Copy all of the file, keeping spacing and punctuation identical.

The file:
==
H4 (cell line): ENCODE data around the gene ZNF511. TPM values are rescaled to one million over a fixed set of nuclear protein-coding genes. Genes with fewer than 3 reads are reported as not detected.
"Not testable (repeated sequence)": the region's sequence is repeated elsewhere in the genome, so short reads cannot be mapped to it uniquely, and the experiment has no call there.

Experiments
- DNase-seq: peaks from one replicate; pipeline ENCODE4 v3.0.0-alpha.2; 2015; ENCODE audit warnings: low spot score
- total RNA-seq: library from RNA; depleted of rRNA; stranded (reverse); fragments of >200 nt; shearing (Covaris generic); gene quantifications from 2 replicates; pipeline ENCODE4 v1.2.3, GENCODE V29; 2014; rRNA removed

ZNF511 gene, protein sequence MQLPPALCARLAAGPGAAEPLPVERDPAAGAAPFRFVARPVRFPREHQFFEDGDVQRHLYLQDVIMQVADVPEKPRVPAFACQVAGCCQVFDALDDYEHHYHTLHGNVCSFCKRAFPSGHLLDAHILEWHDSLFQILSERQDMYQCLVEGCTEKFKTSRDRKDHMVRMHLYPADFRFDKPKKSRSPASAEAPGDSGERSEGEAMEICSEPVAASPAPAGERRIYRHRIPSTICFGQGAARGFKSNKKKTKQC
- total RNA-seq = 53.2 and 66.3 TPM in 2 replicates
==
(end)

H4 (cell line): ENCODE data around the gene ZNF511. TPM values are rescaled to one million over a fixed set of nuclear protein-coding genes. Genes with fewer than 3 reads are reported as not detected.
"Not testable (repeated sequence)": the region's sequence is repeated elsewhere in the genome, so short reads cannot be mapped to it uniquely, and the experiment has no call there.

Experiments
- DNase-seq: peaks from one replicate; pipeline ENCODE4 v3.0.0-alpha.2; 2015; ENCODE audit warnings: low spot score
- total RNA-seq: library from RNA; depleted of rRNA; stranded (reverse); fragments of >200 nt; shearing (Covaris generic); gene quantifications from 2 replicates; pipeline ENCODE4 v1.2.3, GENCODE V29; 2014; rRNA removed

ZNF511 gene, protein sequence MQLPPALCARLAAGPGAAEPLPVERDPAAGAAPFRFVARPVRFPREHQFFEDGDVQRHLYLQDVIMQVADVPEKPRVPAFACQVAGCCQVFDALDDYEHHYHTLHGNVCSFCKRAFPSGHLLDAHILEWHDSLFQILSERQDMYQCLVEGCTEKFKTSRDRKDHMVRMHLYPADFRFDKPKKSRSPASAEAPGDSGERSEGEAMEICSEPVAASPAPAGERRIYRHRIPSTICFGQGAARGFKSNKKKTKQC
- total RNA-seq = 53.2 and 66.3 TPM in 2 replicates